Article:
The Turkish government has begun military operations targeting IS in Syria and Iraq, collaborating with US forces.
In return, Obama has turned a blind eye to Turkey bombing Kurdish targets, namely the Kurdistan Workers Party (PKK) both in Iraq as well as in south-eastern Turkey.
This has brought an end to the peace process with the PKK which had produced hopes of a historic end to Kurdish persecution by the Turkish state. The PKK has led an armed struggle for Kurdish rights inside Turkey since 1984.
Turkey’s ruling Justice and Development Party (AKP) has long maintained that Assad’s regime in Syria is the greatest threat to humanity in the region, supporting some rebel groups in a bid to undermine his power.
But Turkey also wants to prevent the emergence of a new independent Kurdish state on its border with Syria. Last year Kurdish forces in Kobani, a Syrian-Kurdish town gained US support for their successful efforts to push back IS.
The government of Recep Erdogan fears the jubilation of the Kurds following the Kobani victory will bolster the PKK.
Secondly, he appears determined to punish the Kurds for voting his AKP out of its parliamentary majority, which the party has held since 2002, in elections in June. Since then no party has been able to form a coalition government, forcing the country back to the polls in November.
In the first decade of the 2000s Turkey was shaped by pro-democracy struggles, opposition to the army’s role in politics, and growing opposition to the war on Kurds. There was a growing sentiment for peace with the Kurds and an end to racism against ethnic minorities.
Erdogan’s Justice and Development Party (AKP) came to power in 2002, and progressively increased its share of the vote each election since, until the June election this year, where it shed a fifth of its votes and lost its majority.
The AKP successfully pacified the army, created jobs and initiated a peace process with the Kurds.
But the Gezi Park demonstrations of 2013 marked the start of its decline, eroding the AKP’s legitimacy and expressing the opposition to its neo-liberal policies.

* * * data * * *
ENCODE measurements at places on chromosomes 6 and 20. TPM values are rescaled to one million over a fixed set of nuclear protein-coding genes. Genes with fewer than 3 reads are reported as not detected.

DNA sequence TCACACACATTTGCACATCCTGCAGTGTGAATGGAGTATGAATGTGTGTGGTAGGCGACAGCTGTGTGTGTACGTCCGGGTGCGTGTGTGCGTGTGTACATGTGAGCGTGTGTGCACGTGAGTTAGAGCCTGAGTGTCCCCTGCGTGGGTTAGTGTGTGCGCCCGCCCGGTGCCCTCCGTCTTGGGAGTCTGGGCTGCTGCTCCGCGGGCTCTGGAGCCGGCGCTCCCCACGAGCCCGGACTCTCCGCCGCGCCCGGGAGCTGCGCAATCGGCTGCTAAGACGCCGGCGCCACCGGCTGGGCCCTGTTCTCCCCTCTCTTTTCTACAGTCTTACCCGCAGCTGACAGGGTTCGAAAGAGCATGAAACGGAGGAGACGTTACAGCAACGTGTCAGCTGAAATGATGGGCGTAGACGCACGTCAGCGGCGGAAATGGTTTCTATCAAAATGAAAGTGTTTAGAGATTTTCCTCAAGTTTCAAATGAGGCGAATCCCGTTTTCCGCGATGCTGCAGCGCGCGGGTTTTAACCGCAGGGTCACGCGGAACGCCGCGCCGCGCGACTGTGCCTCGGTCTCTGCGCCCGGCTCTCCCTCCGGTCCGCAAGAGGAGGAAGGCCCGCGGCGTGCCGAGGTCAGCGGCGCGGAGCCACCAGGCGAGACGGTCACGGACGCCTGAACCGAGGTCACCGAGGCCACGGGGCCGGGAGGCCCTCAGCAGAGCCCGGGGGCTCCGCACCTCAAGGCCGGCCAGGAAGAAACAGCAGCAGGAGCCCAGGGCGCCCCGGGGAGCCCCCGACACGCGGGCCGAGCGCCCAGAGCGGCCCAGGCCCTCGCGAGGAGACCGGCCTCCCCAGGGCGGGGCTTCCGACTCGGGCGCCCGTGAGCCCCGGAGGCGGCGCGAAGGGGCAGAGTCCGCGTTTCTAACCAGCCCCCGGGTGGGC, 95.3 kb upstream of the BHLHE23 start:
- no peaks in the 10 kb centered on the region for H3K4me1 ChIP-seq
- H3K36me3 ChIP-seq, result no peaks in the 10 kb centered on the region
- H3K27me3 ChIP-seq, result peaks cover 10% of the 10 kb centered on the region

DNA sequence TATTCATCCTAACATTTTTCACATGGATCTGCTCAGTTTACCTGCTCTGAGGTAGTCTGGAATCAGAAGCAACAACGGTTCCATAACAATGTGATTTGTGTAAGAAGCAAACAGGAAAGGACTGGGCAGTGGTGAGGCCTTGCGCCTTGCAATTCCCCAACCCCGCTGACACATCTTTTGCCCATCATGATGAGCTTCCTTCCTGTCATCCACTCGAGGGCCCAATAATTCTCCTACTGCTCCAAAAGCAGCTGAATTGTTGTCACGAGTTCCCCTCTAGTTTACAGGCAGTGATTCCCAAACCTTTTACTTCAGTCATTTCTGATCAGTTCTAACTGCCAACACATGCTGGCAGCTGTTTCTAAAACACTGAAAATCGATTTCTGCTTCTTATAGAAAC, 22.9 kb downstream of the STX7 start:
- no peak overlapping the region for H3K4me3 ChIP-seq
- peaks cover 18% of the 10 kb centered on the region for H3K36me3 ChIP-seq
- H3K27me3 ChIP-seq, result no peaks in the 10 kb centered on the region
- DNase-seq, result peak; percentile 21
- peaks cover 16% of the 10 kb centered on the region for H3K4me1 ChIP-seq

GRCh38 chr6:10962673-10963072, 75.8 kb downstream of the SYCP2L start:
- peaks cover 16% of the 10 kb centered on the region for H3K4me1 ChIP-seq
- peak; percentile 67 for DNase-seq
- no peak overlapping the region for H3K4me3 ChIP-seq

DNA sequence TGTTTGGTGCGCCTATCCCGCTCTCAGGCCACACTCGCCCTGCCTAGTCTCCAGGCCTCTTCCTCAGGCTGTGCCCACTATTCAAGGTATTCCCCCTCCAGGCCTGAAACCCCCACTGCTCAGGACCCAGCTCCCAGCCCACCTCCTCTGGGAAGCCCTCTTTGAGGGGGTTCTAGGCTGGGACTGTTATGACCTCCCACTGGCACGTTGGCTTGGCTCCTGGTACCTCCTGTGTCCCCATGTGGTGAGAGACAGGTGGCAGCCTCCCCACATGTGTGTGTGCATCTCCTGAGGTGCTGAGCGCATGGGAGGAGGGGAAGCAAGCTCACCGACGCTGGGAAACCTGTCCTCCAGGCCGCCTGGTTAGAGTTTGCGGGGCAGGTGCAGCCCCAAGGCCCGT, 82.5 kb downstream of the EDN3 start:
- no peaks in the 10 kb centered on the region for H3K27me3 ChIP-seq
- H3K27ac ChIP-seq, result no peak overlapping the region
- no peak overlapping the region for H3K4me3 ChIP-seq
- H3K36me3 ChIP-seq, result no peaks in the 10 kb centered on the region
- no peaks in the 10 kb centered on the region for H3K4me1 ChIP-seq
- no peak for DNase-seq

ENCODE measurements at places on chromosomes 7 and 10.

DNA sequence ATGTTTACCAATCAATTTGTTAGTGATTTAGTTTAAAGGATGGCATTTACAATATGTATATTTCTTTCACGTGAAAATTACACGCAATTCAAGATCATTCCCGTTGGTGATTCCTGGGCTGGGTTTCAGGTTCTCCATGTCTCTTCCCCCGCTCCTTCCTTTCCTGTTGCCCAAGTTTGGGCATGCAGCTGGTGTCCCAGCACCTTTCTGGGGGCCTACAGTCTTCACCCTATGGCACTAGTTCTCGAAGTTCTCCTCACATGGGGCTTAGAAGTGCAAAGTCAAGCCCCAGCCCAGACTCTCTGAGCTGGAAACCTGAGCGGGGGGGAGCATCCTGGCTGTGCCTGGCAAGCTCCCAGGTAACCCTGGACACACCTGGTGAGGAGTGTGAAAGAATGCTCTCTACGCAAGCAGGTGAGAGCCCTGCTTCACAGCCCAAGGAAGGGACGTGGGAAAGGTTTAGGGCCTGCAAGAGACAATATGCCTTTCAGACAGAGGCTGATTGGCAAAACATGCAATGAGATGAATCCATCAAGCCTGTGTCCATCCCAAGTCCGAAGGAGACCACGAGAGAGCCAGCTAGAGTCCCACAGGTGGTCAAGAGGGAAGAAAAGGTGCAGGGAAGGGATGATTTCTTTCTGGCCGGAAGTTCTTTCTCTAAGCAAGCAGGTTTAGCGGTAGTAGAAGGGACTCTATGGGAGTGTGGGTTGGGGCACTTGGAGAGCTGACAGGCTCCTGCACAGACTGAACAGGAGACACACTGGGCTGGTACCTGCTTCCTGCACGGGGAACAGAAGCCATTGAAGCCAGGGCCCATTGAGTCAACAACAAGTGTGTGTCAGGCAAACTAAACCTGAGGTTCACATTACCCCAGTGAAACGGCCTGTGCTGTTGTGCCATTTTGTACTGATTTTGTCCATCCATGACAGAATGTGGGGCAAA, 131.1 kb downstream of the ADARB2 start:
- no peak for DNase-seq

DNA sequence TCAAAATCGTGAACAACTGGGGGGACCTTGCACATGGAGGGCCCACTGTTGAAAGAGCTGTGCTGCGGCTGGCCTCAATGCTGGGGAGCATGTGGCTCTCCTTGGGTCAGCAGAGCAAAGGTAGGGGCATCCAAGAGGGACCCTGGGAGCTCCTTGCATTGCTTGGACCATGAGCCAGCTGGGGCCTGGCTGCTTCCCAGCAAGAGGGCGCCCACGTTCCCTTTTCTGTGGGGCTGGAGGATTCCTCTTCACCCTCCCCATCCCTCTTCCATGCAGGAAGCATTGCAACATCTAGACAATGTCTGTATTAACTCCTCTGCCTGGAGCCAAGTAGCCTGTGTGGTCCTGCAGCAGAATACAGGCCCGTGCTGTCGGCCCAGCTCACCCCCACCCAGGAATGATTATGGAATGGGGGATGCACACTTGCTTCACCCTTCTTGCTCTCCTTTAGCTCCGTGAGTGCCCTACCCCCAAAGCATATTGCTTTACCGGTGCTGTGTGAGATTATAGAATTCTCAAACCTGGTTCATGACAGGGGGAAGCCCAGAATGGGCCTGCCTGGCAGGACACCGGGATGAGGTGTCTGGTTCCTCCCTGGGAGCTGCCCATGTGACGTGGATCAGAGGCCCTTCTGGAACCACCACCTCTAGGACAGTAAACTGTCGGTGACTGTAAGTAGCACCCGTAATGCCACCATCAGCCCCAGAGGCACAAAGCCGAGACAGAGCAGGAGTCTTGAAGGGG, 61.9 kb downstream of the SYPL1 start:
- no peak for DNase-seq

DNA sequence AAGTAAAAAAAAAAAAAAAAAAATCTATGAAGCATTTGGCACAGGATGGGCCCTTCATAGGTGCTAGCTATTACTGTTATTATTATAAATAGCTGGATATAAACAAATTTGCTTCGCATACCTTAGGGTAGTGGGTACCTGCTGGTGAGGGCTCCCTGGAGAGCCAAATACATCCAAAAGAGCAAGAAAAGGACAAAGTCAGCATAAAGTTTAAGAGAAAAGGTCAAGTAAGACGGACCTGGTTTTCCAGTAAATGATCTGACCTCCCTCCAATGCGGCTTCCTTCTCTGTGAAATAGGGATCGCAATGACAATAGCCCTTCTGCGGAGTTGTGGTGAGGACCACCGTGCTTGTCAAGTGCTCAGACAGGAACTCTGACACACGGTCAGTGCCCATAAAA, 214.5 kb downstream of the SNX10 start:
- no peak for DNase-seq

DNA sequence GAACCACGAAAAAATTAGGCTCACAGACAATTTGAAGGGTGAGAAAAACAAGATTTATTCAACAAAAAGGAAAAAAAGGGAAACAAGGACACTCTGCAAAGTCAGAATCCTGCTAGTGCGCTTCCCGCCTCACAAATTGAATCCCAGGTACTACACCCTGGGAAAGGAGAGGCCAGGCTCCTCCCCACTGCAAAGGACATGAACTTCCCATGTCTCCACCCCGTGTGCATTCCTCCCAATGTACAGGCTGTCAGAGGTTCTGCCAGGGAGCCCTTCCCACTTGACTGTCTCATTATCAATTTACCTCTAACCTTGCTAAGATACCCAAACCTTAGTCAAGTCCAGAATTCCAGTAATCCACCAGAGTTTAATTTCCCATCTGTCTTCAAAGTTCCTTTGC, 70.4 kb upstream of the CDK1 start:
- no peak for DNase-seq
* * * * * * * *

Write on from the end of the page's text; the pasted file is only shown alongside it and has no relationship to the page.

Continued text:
Soon after Gezi, Erdogan claimed a “coup” attempt by the Islamic Gulen Movement had been foiled. He purged those sympathetic to Gulen from the judiciary and the police. Many supporters of the AKP viewed this move as evidence of Erdogan’s autocratic behaviour.
Then, in May 2014 the Soma mine disaster, which killed 301 miners, was widely seen as a result of the neo-liberal policies the AKP had been pursuing for years. Solidarity actions in support of the families, and the dismissive arrogance of AKP ministers, only further encouraged the developing anti-AKP sentiment.
Turkey’s elections and the HDP
The AKP’s hostile stance against Syrian Kurds in Kobani provided the left with an opportunity to win over Kurds who had previously voted for the AKP. The main beneficiary is the Peoples’ Democratic Party (HDP).
The HDP is a coalition of the radical left and the Kurdish movement. Historically, Kurdish parties have won no more than 6.5 per cent of the vote. Last year, HDP presidential candidate Selahattin Demirtas won almost 10 per cent.
The popularity of Demirtas and the HDP is a game changer for Turkish parliamentary politics. Appealing to the resentment of younger voters who demanded change at Gezi, Demirtas and the HDP have created a pole of attraction on the left which is loudly and visibly pro-peace and anti neo-liberal.
Since the elections, the AKP’s smear campaign against the HDP (implying they take orders from the PKK) has had a polarising effect, making efforts at forming a coalition government impossible.
This situation is exacerbated by the state’s attacks on the PKK, ending the fragile ceasefire and endangering the peace negotiations.
Since the June elections, upwards of 70 soldiers and police, and hundreds of PKK guerillas and civilians have been killed. Demonstrations against the AKP at state funerals for government soldiers suggest the AKP stands to lose further ground in new elections called for 1 November.
Two-thirds of the population support the peace negotiations, despite ongoing scaremongering in the media.
For the time being, the AKP’s agenda of war and fear seems to be backfiring. The same kind of anti-war movement that kept the Turkish army out of Iraq in 2003 is what is needed for an end to Turkish involvement in Syria and for negotiations with the Kurds to resume until a lasting peace is achieved.
At the same time, the HDP needs to appeal to workers in western Turkey if it is to spearhead a mass movement against war and neo-liberal attacks on working and living conditions.
By Tony Bozdagci